For some couples, holidays are a relaxing break by the beach with a book. For others, it’s political intrigue and murder all the way down – although Asmodeus did bring a book, just in case…
Much to my own surprise, I seem to be down to between 1 and 7 books left to read for the Subjective Chaos Kind of Awards shortlists (depending on how many series I finish). I’ve now finished reading the novella nominees, so time for a quick round-up of the last two and a muse over where that leaves me…
I’ve been making steady progress on my Subjective Chaos Kind of Awards shortlists, thanks in part to traveling a lot this past month. There’s nothing quite like the enforced downtime of flying to motivate me to inhale books I’ve been looking forward to or bull through ones I haven’t. Today I’m looking back at the fantasy novellas in a Wyrd and Wonder cross-over.
For our fifth year of the Subjective Chaos Kind of Awards, we have stacked our judging panel – and consequently our shortlists – with excellent folk. I’ll be reading and reviewing in batches, starting today with two novellas that focus on very different takes on time travel.
I have a habit of tearing through the Rivers of London novellas. What Abigail Did That Summer is no exception, foregrounding my favourite unruly relative, a teenaged whirlwind who is determined to learn magic. The summer in question is Foxglove Summer and with Peter out of town, there’s nobody to keep a wary eye on what Abigail is up to…
Welcome back to Bite-size Reads, my 2022 challenge to read (some of) the amazing anthologies on my shelves. Today I’m looking at the final batch of stories from Sinopticon, a curated collection of Chinese SF translated and presented by Xueting Ni.
Generations past, the robots of Panga achieved sentience and were unhappy with their lot. When humanity gave them their freedom, they disappeared into the wilderness. Now, they are ready to make contact again – and a restless young tea monk will be asked the biggest question: what makes humanity happy?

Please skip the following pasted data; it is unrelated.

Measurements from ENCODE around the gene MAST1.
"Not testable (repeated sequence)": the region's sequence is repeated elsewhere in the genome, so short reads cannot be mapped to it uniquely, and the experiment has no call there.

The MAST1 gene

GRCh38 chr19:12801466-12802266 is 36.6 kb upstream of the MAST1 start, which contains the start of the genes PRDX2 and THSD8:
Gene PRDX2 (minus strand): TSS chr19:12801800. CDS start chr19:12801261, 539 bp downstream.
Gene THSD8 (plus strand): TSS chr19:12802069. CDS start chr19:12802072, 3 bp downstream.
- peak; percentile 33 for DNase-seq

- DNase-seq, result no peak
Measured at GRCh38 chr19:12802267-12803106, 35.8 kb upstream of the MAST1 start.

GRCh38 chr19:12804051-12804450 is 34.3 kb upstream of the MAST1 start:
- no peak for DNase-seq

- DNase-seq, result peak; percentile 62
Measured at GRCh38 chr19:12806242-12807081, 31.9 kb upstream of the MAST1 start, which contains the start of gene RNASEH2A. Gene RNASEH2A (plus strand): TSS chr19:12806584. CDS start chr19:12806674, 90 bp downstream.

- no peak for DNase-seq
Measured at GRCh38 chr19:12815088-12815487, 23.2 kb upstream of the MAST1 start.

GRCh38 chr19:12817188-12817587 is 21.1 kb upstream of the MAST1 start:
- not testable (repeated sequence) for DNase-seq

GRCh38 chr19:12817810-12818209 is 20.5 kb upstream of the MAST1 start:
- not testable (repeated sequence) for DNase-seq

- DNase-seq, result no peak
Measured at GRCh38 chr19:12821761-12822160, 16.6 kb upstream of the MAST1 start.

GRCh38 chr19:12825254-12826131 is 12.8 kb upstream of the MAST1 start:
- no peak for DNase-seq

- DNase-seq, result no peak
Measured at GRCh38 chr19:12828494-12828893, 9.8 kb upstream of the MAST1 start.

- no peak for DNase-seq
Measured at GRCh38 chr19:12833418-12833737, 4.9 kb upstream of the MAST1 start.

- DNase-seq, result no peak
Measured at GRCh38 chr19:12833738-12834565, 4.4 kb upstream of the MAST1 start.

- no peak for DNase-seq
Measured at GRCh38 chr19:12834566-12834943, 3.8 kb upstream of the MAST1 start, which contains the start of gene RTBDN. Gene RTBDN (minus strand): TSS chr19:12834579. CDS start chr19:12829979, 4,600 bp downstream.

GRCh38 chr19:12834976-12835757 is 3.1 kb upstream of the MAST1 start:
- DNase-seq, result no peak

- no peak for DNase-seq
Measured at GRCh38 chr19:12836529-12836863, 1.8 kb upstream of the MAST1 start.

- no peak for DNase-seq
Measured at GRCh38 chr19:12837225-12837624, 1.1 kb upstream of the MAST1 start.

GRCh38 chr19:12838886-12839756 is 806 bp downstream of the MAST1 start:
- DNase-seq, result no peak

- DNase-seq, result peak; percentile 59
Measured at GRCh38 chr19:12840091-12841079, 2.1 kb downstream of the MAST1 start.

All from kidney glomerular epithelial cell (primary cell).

Welcome back to Bite-size Reads, my 2022 challenge to read (some of) the amazing anthologies on my shelves. Today I’m looking at my second batch of stories from Sinopticon, a curated collection of Chinese SF translated and presented by Xueting Ni.
A young scholar explores and documents the House, an endless palace of vestibules, halls and statues lapped by ceaseless tides. As he tries to makes sense of his world, he finds himself increasingly driven to keep secrets from the Other. Does his only friend – the only other living person in the House – really have Piranesi’s best interests at heart?
Welcome to Bite-size Reads, my 2022 challenge to read (some of) the amazing anthologies on my shelves. I’ll be chiming in every couple of weeks with thoughts on the stories I’ve recently enjoyed – starting today with tales from Sinopticon, a curated collection of Chinese SF translated and presented by Xueting Ni.
June Vogel has no desire to return to Storm Break, but when her brother remarries she agrees to come home for the summer to care for her wayward niece. As strange events multiply and family tensions heighten, is it Storm Break or June herself that will destroy the Vogels?
When the House’s most prized courtesan is murdered, nobody says a word. When she rises from the dead to seek revenge, her friends must decide whether to stay silent or to secure their own safety by betraying her to the House. How do you decide what’s best when all your choices have been taken away?
I prioritised reviewing ARCs this year, but I also read books I bought, borrowed or received as gifts. Some I read alone; others with friends in read-alongs – and a few I never got round to reviewing. Today’s round up features thumbnail reviews for The Loneliest Girl In The Universe, The Bone Shard Daughter, and Winter’s Orbit.
Humanity spread out to the stars, abandoning our dying home world in waves. But Earth endured. Now it attracts scholars of ancient history and dilettantes seeking the violent delights only found on toxic backwaters. But the pit fights of the House hold danger for everyone in and out of the ring….
If love does not pin you down, if love is not heavy enough to keep you in place, what on earth could be? If love is not enough then guilt cannot be enough, duty cannot be enough. But what do they weigh?